At 2018-08-10 03:58:03 UTC, the clock jumped forward to 2018-12-14 on one of our worker EC2 instances.
This caused a number of problems:
5 minutes later, at 2018-08-10 04:04:57, the clock shifted again, backwards this time, to 2018-10-12.
6 minutes later, at 2018-08-10 04:10:51, the clock shifted back to the correct time.
When the problem was discovered, all services were immediately stopped, which meant that:
At this point in time, it was unclear what exactly happened and whether the problem was contained to a single EC2 instance or not. It was also unknown to be a clock issue. It was thought to be an IAM role permission issue due to the fact that we were seeing increased “Forbidden” responses from S3.
A few EC2 instance workers were inspected. Authentication tests performed against S3 were successful.
At this point, we determined that the problem was a temporary IAM role issue, cached in memory, and by stopping all services, the problem would be resolved when services were restarted.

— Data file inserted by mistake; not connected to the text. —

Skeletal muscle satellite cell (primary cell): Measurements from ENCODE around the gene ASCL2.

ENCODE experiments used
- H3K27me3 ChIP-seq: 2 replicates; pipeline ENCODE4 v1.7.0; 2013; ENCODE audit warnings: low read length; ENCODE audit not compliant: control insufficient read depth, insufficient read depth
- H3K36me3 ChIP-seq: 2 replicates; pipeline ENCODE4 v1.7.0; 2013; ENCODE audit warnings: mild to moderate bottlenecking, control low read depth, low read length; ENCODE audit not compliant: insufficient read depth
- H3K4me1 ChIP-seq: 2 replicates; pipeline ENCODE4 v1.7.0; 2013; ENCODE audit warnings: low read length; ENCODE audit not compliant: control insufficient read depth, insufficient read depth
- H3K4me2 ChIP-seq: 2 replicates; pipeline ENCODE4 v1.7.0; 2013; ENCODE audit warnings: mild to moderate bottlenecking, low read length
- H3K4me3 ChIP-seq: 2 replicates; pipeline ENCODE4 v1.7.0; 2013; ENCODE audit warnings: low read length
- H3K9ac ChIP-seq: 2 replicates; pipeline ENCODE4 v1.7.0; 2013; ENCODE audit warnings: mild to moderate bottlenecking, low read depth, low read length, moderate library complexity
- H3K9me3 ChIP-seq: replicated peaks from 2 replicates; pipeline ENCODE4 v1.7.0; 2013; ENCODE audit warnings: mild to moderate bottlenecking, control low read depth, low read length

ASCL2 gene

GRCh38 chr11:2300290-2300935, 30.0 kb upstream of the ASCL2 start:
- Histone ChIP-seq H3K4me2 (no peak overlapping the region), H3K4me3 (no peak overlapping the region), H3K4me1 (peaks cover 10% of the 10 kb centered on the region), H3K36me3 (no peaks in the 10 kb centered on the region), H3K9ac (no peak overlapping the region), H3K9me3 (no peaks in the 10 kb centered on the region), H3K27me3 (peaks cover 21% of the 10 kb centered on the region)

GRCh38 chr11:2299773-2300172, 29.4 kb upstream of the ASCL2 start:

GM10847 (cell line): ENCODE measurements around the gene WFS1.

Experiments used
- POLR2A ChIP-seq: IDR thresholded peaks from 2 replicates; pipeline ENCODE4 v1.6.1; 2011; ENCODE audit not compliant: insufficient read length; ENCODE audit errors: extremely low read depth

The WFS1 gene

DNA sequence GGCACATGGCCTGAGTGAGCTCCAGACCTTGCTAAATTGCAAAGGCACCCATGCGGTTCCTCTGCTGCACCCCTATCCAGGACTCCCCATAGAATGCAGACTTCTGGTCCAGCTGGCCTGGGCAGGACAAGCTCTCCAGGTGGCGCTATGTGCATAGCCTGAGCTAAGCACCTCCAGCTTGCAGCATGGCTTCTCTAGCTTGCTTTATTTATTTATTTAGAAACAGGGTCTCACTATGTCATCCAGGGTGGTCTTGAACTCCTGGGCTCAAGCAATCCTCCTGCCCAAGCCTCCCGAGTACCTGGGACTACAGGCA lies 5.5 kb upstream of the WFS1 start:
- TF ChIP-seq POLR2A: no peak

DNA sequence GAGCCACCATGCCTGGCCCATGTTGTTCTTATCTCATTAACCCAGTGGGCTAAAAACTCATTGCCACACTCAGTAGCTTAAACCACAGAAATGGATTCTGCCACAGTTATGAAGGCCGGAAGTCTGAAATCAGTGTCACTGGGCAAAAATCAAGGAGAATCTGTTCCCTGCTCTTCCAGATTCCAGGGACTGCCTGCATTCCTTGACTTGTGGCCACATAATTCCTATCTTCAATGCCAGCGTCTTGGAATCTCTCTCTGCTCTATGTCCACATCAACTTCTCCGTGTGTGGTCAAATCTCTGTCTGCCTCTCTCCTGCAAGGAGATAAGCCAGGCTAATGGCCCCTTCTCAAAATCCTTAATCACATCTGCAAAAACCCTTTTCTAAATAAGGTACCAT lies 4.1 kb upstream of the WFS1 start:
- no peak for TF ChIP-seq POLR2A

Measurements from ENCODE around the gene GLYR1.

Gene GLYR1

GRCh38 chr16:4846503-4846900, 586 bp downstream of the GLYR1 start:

Services were restarted. Actions executed correctly, and execution logs were being correctly saved to S3.
Upon further examination of our logs in Loggly, we noticed:
Even though that single EC2 instance seemed to be working correctly at the time, it was terminated and a replacement was launched by Auto Scaling.
Actions executing during the 1.5 hour time period may show gaps in the execution logs and/or incomplete logs.
The “active executions” administrator view (internal tool), showed 715 action executions “stuck in the future”. All but 85 of them were able to be brought back to the current time. The remaining 85 had to be cancelled on our end.
All affected action executions should have our SLA automatically applied to them. If some were missed, please contact us.
At this time, it’s unclear whether this is an NTP issue, an EC2 hardware issue, an OS issue, or an application issue.
We’re working with AWS support to help determine what exactly happened and how it can be avoided in the future.